My Voice, Need in Deed’s framework for service-learning, is organized around five steps:
Students recognize their gifts and talents and then decide on a broad issue for their service-learning project.
Who am I? Who are we as a class? What combination of gifts and talents makes me who I am? What are the strengths of our community? What are some of its challenges? This simple act of engaging students in identifying social issues has power. The conversation itself ignites motivation.
Students use a variety of resources to explore the causes and effects of their issue and select one they would like to address through service.
When tackling tough issues such as racism, homelessness, violence, or substance abuse, adults can sometimes feel quite powerless. If we feel overwhelmed, imagine how this same experience feels for a child. Asking good questions that get to the heart of a problem gives students a sense of direction in their exploration.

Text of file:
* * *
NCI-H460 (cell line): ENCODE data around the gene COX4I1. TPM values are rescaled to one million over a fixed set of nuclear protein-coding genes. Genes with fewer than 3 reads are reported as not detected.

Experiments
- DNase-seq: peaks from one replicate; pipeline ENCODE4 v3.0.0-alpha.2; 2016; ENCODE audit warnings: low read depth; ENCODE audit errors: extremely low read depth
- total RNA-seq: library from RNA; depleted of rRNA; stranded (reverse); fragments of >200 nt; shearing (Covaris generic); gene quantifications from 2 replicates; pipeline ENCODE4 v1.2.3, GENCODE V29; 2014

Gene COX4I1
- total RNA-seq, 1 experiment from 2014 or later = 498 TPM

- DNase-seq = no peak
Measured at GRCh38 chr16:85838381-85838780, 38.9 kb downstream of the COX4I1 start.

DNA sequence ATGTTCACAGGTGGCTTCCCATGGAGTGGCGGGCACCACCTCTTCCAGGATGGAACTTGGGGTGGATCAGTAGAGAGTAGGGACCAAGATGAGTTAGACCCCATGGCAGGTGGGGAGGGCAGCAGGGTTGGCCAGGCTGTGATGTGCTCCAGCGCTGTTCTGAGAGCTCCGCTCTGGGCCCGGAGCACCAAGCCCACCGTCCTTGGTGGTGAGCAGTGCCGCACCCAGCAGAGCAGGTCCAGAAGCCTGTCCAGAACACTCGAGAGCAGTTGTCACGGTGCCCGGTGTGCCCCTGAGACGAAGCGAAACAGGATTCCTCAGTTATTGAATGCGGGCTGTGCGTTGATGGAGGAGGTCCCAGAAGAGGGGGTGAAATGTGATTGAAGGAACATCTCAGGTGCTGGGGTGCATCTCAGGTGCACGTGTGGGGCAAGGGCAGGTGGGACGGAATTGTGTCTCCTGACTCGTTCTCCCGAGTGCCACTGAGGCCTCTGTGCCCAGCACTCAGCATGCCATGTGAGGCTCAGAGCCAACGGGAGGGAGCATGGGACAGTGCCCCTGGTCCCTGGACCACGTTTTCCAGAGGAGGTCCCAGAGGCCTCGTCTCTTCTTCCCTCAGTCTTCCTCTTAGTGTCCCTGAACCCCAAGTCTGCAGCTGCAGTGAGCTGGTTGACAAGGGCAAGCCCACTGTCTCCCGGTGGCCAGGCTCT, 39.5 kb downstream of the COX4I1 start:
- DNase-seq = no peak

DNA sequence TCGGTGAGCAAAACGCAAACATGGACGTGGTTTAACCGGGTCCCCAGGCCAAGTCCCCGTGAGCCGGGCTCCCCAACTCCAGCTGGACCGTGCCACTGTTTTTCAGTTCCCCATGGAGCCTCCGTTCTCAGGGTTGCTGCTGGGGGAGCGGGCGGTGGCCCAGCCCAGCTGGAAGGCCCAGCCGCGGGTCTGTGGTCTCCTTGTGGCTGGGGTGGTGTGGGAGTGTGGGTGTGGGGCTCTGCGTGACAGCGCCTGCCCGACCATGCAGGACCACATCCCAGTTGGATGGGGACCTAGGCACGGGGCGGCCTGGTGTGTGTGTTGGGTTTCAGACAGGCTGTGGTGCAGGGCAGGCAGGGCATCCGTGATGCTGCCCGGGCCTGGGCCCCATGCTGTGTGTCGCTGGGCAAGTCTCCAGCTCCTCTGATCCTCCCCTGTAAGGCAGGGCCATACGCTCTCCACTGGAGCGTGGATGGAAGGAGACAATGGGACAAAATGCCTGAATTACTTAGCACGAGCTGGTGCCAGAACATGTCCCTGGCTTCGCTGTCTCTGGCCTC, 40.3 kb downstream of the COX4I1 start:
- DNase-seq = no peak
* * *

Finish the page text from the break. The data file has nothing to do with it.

Students use a variety of resources to learn more about their chosen cause or effect and determine how they would like to address it through service.
What do we want to accomplish with our project? A good service project is composed of the service the class conducts to address their chosen issue and the learning they will have to do in order to carry out the service effectively.
Students conduct meaningful service that addresses a cause or effect of their issue.
Conducting service builds students’ sense of purpose and capability. It calls on them to act and speak out on behalf of others.
Students evaluate their efforts and celebrate their successes.
Culminating events show students that their efforts have not gone unnoticed, encourage engagement in future service, and bring closure to the project.
These five steps adhere to the national standards of the National Youth Leadership Council.